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Andreessen's Change of Heart

In late 1999, when Loudcloud was about to launch, co-founder Marc Andreessen wouldn't tell anyone what the company would do. After assuring the press it wouldn't be a consulting company, or a Web hosting company, or an ISP, he unveiled Loudcloud as a managed services business in October 1999.

But with yesterday's announcement of a deal to sell its Web hosting business to EDS, while changing the company's name to its Opsware, Loudcloud decided it wasn't a managed-services company after all, but a regular software company.

The EDS of the Internet

Announcing the deal with EDS, Andreessen acknowledged Loudcloud had failed in its bold effort to break into the market for managing Internet services and compete with the likes of IBM and EDS.

"When we first started Loudcloud, we said we wanted to be the EDS of the Internet," he said on a conference call announcing the EDS deal. "Now, EDS will be the EDS of the Internet."

With IBM and EDS dominating the market, and Genuity entrenched in third place, Loudcloud simply did not have the size to compete in a depressed market for technology spending, analysts said.

"You kind of need scale to be profitable in the managed-services business," said IDC analyst Melanie Posey. "The problem a small company faces is not having enough feet on the street to market to enough customers. The advantage of an EDS and IBM is that they have this infrastructure in place."

According to Posey and other industry watchers, Loudcloud was caught in a bind: it needed to get big fast, just when the market began to deflate with the dot-com meltdown. The need for rapid infrastructure expansion gave Loudcloud a steep burn rate that made it appear a risky bet to potential large enterprise customers, said Joel Yaffe, an senior analyst with Giga Information Group.

"First of all, enterprises say, reduce my risk," he said. "You can't compete with IBM and EDS on a risk basis."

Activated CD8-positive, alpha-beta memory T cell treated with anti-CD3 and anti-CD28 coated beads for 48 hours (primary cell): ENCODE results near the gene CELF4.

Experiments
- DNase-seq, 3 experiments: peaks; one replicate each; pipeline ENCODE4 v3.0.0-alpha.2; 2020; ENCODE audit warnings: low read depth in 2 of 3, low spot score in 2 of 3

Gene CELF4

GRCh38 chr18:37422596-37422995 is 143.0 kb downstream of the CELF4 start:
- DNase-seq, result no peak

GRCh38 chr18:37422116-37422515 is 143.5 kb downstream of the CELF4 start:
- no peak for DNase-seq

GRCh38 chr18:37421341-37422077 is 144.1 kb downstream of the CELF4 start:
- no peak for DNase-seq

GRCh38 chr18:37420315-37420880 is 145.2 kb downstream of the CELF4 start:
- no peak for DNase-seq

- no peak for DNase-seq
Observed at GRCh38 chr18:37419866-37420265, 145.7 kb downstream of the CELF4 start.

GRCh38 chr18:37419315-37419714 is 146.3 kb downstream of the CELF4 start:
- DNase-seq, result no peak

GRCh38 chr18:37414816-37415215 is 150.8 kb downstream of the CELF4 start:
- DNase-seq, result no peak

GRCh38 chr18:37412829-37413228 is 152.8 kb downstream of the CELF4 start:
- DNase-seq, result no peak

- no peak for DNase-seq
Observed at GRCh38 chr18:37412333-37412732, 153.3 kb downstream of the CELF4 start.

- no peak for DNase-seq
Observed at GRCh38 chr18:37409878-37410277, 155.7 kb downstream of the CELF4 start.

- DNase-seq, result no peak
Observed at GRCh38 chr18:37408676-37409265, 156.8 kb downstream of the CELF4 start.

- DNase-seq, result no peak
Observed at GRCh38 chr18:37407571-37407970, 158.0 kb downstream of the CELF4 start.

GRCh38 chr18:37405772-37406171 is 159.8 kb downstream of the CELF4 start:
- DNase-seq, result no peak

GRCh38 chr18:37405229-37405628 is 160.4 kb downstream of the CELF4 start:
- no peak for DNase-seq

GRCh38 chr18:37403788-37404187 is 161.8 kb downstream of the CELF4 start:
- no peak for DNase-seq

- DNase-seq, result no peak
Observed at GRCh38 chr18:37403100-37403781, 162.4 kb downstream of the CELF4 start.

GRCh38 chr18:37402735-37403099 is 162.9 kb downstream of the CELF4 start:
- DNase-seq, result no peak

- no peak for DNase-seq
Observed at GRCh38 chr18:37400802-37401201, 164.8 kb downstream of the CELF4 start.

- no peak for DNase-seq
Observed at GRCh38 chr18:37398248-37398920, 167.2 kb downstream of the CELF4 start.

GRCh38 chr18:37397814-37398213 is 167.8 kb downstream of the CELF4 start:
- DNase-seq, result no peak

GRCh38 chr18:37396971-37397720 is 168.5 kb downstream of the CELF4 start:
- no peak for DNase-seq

Although Loudcloud cut its quarterly burn rate down to $18 million to $20 million, the company's $94 million in cash reserves caused some trepidation in a very uncertain market.

"It's an acceptance of the fact that you can't compete against a $20 billion behemoth in a down economy," Yaffe said.

A Doomed Qwest

In order to give it more credibility in the market, Loudcloud went shopping for a solid partner to offer its managed services. The choice, in retrospect, was unfortunate.

In August 2001, Loudcloud signed a five-year deal with Qwest Communications. With Qwest's subsequent litany of woes, including suspect accounting practices, ended up looking like a liability, Yaffe said.

Andreessen admitted as much, saying yesterday that Loudcloud's deal with EDS would trump the Qwest relationship. "The market's changed a lot in the last nine months," he said. "Qwest's changed a lot in the last nine months."

The deal with EDS includes a $52 million, three-year licensing agreement for Opsware. EDS plans to begin using Opsware in its managed hosting business and eventually across EDS' 50,000 servers, 14 major data centers and 140 client-owned and regional data centers. According to EDS, Opsware could help it save up to $100 million.

With EDS, Opsware will have solid backing in the market. "EDS isn't going to go out of business," Posey pointed out. "The type of enterprises Loudcloud was targeting, they already know EDS."

Returning to its Roots

Nothing symbolized Loudcloud's software shift more than the decision to change its name to Opsware.

"That's the secret sauce," said Dana Tardelli, a senior analyst at Aberdeen Group. "All their intellectual property was around Opsware."

Andreessen painted the move as a return to his own experience building Netscape into a major software company, enabling Opsware to focus purely on the technology.

"They were always differentiating on the strength of their technology anyway," said Corey Ferengul, an analyst with Meta Group. "Basically, they're trying to turn it into a strength."

In addition to EDS, Andreessen said four other large companies had signed up to license Opsware. Posey said the company has a good chance to capture large enterprises with the flexibility and cost savings Opsware offers by automating hosting.

"At the end of the day, do you want to be realized for being the best at what you do," said Yaffe, "or do you want be an also-ran?"